A building structure is typically constructed floor by floor in the case of a reinforced concrete structure or often constructed several floors at a time in the case of a structural steel structure. Even on the same floor, different parts are constructed at different stages.
A typical structural analysis entails applying the loads to the completed structure at once. This results in significant discrepancies as the scale of the building increase, especially as the number of stories increases. Regardless of the type of construction, construction dead loads on a particular floor are typically acting on the structure without the presence of the upper floors during the construction. This actually results in completely different column shortenings from the analysis results based on the “full loading on the completed structure”. The change of strength gain, creep and shrinkage in the case of reinforced concrete construction compound the discrepancies. MIDAS/Gen enables the engineer to account for the change of geometries and time-dependent material properties during and after the construction.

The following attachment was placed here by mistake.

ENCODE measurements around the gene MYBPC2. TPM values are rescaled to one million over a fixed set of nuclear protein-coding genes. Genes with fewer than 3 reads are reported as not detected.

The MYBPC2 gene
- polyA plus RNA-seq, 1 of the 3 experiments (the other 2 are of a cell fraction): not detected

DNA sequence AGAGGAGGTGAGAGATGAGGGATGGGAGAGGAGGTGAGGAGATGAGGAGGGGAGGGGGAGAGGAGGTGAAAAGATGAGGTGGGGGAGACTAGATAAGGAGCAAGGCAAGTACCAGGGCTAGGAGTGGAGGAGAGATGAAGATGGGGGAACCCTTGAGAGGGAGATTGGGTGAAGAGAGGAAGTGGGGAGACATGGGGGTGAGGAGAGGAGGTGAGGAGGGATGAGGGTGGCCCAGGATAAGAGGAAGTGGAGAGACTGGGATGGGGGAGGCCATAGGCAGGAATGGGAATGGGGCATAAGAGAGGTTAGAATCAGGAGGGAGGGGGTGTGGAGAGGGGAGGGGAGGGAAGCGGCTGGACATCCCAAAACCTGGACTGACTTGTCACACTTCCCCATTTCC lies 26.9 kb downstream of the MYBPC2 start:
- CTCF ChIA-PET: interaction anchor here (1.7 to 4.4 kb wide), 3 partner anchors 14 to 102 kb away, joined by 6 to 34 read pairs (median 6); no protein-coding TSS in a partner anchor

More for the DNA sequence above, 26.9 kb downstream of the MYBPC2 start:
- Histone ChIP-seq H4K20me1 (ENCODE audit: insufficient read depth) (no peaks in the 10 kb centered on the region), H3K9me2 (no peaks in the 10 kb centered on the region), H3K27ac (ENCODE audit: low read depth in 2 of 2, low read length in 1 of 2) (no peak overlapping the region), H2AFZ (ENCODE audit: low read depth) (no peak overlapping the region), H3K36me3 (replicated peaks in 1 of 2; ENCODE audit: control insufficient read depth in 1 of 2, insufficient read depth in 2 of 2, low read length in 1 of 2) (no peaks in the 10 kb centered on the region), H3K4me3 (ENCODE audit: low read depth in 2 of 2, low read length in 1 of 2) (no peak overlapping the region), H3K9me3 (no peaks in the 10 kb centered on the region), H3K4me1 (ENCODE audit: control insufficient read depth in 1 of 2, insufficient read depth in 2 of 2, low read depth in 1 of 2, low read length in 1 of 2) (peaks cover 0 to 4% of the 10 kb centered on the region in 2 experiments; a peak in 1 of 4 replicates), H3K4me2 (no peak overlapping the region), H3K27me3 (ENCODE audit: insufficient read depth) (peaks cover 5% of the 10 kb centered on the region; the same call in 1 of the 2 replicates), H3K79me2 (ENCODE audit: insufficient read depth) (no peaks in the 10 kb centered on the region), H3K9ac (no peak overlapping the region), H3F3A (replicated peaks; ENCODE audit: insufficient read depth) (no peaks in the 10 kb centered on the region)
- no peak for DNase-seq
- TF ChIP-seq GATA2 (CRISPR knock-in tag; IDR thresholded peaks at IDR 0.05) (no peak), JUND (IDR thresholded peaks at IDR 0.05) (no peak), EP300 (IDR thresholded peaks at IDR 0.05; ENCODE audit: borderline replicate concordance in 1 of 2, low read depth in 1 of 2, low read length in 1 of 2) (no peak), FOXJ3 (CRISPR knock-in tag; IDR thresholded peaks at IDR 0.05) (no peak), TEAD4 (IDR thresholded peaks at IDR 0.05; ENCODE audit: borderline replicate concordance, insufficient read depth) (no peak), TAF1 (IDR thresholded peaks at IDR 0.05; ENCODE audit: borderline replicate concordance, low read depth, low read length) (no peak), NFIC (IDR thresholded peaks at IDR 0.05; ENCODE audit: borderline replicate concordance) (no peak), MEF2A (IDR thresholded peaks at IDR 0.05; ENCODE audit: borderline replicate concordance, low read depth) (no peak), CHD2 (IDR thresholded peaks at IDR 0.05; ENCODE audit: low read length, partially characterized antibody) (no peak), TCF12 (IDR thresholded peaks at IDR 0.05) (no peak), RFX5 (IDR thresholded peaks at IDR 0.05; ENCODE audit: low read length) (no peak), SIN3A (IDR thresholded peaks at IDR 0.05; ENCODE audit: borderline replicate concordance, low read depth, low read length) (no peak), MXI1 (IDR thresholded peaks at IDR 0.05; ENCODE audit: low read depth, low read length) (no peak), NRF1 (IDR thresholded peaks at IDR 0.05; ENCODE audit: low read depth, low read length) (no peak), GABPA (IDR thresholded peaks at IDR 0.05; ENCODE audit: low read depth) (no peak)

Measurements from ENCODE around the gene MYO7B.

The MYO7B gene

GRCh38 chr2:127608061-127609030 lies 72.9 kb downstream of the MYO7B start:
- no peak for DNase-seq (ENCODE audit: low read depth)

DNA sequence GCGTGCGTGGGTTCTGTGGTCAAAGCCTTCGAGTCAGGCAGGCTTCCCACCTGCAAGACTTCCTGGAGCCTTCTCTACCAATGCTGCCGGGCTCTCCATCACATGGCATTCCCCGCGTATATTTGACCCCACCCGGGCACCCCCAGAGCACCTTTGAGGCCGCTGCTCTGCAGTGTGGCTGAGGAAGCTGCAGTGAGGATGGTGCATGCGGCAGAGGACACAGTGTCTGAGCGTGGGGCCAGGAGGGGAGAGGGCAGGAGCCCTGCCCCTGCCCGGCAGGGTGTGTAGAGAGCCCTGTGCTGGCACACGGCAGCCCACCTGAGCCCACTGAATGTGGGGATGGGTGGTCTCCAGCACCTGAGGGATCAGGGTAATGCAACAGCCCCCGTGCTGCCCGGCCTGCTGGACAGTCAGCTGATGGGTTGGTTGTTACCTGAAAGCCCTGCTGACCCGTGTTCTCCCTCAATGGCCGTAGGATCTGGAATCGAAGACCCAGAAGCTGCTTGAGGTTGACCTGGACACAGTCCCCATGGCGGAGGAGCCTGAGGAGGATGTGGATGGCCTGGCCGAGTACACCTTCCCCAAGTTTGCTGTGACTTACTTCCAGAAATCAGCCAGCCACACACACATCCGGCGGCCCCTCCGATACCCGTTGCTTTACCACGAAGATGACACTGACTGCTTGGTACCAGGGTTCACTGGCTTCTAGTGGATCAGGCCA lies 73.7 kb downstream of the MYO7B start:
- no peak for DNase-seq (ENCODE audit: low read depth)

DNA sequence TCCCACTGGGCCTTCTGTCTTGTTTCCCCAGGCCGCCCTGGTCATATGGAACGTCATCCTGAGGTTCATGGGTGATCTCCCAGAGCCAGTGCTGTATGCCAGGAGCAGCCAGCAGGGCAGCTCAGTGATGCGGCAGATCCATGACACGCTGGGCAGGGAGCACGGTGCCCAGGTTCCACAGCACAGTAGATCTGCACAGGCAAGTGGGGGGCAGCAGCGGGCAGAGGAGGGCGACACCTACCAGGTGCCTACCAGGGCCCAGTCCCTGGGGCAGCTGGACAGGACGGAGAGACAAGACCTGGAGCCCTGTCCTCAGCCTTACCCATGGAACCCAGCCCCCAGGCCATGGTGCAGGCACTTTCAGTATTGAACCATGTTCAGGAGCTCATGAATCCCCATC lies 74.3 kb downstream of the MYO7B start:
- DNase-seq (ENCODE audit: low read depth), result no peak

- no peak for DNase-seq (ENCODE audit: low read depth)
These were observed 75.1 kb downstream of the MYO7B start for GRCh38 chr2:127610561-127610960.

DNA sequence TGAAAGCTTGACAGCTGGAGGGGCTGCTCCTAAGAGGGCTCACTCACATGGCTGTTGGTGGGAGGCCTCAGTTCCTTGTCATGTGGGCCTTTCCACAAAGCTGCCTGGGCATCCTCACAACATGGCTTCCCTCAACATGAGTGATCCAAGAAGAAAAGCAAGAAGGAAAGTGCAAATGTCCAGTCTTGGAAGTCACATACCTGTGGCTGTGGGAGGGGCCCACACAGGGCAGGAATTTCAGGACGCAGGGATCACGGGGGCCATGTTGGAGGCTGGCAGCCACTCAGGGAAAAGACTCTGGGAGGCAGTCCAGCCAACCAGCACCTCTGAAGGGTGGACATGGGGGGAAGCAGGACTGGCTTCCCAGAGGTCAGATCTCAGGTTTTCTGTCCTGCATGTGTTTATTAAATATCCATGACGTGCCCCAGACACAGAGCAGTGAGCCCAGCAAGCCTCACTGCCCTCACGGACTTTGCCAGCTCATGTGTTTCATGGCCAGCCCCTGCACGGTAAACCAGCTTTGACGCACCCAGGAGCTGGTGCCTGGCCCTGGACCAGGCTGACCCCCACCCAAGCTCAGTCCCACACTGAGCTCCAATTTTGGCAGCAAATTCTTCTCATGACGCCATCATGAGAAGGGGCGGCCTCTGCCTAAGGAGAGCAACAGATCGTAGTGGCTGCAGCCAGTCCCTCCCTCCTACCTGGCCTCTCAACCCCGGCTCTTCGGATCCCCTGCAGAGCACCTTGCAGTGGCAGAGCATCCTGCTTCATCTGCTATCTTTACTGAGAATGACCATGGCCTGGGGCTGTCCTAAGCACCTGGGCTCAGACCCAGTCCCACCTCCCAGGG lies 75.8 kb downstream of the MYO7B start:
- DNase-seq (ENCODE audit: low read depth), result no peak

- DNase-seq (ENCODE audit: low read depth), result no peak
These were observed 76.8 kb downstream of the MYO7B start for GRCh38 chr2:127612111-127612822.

Each temporary structure at a particular stage of construction affects the subsequent stages. Also, it is not uncommon to install and dismantle temporary supports during construction. The structure constantly changes or evolves as the construction progresses with varying material properties such as modulus of elasticity and compressive strength due to different maturities among contiguous members. The structural behaviors such as deflections and stress re-distribution continue to change during and after the construction due to varying time-dependent properties.
Since the structural configuration continuously changes with different loadings and support conditions, and each construction stage affects the subsequent stages, the design of certain structural components may be even governed during the construction. Without such construction stage analysis, the conventional analysis will not be reliable.